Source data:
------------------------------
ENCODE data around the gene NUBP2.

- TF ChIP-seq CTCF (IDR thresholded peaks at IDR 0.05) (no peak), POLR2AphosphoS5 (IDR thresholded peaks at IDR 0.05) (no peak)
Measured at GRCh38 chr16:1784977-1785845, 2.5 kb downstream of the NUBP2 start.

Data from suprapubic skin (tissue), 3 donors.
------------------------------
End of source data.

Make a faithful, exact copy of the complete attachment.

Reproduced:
ENCODE data around the gene NUBP2.

- TF ChIP-seq CTCF (IDR thresholded peaks at IDR 0.05) (no peak), POLR2AphosphoS5 (IDR thresholded peaks at IDR 0.05) (no peak)
Measured at GRCh38 chr16:1784977-1785845, 2.5 kb downstream of the NUBP2 start.

Data from suprapubic skin (tissue), 3 donors.